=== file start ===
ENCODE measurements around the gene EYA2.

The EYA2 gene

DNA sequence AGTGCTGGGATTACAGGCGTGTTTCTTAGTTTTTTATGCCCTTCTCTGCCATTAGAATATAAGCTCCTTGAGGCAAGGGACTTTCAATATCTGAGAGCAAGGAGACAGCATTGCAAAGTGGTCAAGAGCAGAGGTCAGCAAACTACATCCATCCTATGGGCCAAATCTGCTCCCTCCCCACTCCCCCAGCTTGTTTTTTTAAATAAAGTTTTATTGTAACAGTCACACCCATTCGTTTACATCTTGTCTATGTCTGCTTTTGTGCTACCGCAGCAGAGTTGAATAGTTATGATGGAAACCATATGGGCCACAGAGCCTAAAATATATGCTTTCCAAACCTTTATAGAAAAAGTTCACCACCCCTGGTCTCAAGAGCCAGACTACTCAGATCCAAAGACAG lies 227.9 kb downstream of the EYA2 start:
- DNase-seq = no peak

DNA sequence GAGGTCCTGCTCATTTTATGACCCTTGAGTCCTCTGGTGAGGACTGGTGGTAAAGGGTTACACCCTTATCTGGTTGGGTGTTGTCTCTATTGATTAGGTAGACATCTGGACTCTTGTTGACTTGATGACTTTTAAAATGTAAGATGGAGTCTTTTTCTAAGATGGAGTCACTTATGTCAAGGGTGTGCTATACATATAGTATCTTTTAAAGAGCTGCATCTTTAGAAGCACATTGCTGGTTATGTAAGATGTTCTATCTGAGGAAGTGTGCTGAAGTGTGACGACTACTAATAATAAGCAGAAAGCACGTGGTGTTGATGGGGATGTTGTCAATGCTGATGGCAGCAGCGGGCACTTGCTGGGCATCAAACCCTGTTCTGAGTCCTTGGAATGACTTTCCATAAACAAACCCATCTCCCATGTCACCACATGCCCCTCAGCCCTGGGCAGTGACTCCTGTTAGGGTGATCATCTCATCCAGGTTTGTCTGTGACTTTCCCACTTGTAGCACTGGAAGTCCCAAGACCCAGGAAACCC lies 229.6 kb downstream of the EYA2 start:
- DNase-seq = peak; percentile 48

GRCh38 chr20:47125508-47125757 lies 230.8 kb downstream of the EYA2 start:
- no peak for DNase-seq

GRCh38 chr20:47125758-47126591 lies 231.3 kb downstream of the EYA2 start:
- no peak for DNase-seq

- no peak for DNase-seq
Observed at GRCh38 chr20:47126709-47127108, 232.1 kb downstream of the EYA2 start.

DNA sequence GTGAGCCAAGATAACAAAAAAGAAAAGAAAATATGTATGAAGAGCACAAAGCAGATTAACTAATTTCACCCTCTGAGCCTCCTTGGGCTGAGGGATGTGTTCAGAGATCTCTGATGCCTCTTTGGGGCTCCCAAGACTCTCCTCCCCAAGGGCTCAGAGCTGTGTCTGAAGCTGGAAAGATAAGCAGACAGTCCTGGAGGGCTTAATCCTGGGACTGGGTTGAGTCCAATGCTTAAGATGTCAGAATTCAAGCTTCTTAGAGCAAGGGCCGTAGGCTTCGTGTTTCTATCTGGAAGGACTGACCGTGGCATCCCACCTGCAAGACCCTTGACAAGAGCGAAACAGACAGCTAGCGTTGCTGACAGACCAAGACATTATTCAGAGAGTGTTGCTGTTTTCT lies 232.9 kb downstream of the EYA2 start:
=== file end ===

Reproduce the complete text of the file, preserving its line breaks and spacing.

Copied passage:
ENCODE measurements around the gene EYA2.

The EYA2 gene

DNA sequence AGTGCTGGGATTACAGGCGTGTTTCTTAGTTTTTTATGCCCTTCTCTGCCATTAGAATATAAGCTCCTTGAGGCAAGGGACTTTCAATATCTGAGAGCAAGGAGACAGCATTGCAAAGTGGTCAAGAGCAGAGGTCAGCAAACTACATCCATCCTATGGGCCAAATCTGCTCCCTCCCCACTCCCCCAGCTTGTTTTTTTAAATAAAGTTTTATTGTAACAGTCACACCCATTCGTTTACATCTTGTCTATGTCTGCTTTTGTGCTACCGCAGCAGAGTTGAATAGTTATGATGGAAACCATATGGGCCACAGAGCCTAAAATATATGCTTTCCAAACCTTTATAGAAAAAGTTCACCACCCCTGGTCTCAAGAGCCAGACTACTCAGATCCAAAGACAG lies 227.9 kb downstream of the EYA2 start:
- DNase-seq = no peak

DNA sequence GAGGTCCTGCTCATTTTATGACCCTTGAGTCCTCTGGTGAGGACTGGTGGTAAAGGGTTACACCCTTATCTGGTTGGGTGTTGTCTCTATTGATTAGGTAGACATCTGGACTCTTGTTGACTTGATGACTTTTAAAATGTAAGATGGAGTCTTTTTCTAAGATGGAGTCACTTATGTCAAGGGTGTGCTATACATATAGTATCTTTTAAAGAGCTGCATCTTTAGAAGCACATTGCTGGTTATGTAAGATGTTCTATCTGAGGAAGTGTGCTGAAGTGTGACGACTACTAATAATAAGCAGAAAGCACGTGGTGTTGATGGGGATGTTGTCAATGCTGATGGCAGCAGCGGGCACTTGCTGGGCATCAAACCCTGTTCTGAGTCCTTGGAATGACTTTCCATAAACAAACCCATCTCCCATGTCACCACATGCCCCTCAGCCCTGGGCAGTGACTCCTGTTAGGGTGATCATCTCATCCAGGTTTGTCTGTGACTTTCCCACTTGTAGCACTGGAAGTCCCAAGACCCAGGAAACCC lies 229.6 kb downstream of the EYA2 start:
- DNase-seq = peak; percentile 48

GRCh38 chr20:47125508-47125757 lies 230.8 kb downstream of the EYA2 start:
- no peak for DNase-seq

GRCh38 chr20:47125758-47126591 lies 231.3 kb downstream of the EYA2 start:
- no peak for DNase-seq

- no peak for DNase-seq
Observed at GRCh38 chr20:47126709-47127108, 232.1 kb downstream of the EYA2 start.

DNA sequence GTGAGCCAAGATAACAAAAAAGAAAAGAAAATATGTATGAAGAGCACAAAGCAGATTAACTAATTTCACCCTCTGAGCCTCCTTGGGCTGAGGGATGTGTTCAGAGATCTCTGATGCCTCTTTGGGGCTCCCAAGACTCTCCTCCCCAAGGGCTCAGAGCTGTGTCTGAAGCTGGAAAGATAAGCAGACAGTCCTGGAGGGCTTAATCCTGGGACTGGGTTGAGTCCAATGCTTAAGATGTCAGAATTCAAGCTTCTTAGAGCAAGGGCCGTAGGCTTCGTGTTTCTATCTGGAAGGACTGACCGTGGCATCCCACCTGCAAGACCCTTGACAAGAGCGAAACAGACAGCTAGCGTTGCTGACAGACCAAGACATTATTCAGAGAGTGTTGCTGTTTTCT lies 232.9 kb downstream of the EYA2 start: